Seventy-six percent of the UK’s 500 leading entrepreneurs complained they were a low priority for the government, in research by MORI for the 2002 Ernst & Young Entrepriser Survey revealed.
Commenting on this finding, E&Y said the figures show a worrying gap between rhetoric and action despite the imminent introduction of the government’s Enterprise Bill.
David Wilkinson, head of entrepreneurial services at E&Y, said: ‘Entrepreneurs are disappointed with the government for continuing on the one hand to preach the benefits of an enterprise culture in the UK, whilst on the other burdening companies with an endless litany of red tape and excess bureaucracy. It’s not surprising they feel misunderstood and under represented.’
The abolition of capital gains tax and a reduction in red tape topped respondents’ wish list for 2002, most of whom are either chief executives or finance directors of their own companies.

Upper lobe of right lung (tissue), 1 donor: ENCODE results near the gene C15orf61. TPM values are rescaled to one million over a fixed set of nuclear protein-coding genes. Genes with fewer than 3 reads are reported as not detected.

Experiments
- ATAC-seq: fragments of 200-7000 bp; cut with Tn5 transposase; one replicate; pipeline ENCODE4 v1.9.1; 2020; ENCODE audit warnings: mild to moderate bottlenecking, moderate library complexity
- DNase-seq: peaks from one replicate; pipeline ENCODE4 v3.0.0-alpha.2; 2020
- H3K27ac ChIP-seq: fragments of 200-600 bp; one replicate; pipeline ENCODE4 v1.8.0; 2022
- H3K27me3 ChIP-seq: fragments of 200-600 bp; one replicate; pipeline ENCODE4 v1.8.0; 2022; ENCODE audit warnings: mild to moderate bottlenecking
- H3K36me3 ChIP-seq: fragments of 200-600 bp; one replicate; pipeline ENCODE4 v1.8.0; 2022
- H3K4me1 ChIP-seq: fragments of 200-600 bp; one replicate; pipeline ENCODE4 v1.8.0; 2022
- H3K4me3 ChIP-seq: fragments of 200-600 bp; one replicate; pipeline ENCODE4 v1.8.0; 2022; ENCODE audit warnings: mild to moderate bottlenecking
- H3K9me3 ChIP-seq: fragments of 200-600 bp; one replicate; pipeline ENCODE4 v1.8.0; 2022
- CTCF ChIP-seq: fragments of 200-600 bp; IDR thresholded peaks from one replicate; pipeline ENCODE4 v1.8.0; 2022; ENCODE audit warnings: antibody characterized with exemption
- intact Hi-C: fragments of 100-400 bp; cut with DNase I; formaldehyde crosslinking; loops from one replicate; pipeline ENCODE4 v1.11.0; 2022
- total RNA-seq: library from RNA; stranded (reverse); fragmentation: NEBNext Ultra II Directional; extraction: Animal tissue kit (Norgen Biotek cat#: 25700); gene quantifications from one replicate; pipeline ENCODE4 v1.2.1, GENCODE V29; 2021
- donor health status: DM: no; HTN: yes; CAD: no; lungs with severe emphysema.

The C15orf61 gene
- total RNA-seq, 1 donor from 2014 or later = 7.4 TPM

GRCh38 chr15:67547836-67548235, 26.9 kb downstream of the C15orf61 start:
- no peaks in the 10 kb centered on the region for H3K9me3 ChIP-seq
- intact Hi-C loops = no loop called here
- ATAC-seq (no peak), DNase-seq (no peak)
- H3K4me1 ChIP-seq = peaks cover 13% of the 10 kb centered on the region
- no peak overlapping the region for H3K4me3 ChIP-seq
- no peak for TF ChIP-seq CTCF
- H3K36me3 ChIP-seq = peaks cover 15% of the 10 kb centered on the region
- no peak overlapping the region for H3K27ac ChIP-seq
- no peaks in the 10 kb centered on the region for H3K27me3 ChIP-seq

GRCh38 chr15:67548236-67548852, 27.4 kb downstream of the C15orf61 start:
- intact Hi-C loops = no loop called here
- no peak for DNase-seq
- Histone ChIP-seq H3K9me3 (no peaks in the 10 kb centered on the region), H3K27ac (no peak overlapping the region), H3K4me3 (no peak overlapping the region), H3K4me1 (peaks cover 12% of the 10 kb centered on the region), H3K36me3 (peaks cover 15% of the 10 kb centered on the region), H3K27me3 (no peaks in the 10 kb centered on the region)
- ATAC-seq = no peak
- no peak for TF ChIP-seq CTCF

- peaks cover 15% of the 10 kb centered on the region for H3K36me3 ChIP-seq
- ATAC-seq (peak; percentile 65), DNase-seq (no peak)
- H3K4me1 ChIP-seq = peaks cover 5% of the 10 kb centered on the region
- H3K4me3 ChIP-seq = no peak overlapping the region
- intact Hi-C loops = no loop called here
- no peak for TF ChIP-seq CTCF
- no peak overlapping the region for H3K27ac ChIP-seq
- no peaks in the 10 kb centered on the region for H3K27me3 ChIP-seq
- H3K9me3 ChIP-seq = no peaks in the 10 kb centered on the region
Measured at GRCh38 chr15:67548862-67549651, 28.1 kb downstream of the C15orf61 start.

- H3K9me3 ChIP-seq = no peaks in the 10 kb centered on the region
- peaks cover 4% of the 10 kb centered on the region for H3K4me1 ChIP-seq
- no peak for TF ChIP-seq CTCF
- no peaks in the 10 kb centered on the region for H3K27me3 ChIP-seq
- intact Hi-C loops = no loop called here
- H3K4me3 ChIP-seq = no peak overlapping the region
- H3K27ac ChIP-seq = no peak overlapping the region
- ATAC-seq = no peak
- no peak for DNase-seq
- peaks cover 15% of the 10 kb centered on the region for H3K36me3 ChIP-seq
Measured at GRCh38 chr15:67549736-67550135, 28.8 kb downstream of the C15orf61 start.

However, UK entrepreneurs remain on the whole upbeat about economic prospects in 2002.
Wilkinson said: ‘Despite the fact that entrepreneurs are feeling the uncertainty in the economy there is a lot of optimism out there. There is still more money out there for early stage companies in the UK than at any time in the past.
‘In an uncertain market place we need to think more creatively about a business environment that encourages the flair and innovation that lies at the heart of the entrepreneurial business proposition.’
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